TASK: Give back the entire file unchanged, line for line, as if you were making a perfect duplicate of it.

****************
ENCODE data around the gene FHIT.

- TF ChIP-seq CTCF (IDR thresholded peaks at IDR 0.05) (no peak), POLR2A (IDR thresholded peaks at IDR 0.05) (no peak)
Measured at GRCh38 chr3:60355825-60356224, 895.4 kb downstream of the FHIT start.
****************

ENCODE data around the gene FHIT.

- TF ChIP-seq CTCF (IDR thresholded peaks at IDR 0.05) (no peak), POLR2A (IDR thresholded peaks at IDR 0.05) (no peak)
Measured at GRCh38 chr3:60355825-60356224, 895.4 kb downstream of the FHIT start.